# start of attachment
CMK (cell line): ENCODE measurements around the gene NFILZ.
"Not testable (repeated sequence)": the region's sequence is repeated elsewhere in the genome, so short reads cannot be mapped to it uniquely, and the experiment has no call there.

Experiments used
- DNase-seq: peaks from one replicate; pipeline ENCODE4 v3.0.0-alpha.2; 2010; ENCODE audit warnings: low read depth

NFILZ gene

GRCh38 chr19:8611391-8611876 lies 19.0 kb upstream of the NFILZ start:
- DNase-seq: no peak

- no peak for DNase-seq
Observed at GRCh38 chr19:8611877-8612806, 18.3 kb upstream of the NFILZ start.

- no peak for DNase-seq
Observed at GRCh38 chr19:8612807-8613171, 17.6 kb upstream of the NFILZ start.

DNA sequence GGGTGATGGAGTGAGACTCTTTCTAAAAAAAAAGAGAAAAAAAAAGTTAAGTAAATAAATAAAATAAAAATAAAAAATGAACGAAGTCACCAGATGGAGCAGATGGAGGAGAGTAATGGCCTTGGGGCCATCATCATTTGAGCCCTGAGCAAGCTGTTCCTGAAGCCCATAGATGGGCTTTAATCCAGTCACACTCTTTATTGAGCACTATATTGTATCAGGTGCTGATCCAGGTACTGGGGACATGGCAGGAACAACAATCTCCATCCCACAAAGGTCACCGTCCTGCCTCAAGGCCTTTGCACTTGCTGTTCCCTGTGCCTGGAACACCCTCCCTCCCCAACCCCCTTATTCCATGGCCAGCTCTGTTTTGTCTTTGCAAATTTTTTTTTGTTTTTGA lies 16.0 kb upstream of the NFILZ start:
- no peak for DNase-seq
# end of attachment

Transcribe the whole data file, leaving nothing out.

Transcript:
CMK (cell line): ENCODE measurements around the gene NFILZ.
"Not testable (repeated sequence)": the region's sequence is repeated elsewhere in the genome, so short reads cannot be mapped to it uniquely, and the experiment has no call there.

Experiments used
- DNase-seq: peaks from one replicate; pipeline ENCODE4 v3.0.0-alpha.2; 2010; ENCODE audit warnings: low read depth

NFILZ gene

GRCh38 chr19:8611391-8611876 lies 19.0 kb upstream of the NFILZ start:
- DNase-seq: no peak

- no peak for DNase-seq
Observed at GRCh38 chr19:8611877-8612806, 18.3 kb upstream of the NFILZ start.

- no peak for DNase-seq
Observed at GRCh38 chr19:8612807-8613171, 17.6 kb upstream of the NFILZ start.

DNA sequence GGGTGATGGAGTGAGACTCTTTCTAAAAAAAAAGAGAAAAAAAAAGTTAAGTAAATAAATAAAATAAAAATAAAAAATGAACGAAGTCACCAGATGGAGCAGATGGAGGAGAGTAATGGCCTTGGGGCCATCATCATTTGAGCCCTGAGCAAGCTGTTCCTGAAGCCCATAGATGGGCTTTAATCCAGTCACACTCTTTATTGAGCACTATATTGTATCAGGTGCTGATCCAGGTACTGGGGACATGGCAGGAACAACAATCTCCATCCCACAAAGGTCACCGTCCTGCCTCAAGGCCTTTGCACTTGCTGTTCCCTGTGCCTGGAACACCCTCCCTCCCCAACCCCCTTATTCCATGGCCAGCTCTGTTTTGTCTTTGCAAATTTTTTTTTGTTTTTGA lies 16.0 kb upstream of the NFILZ start:
- no peak for DNase-seq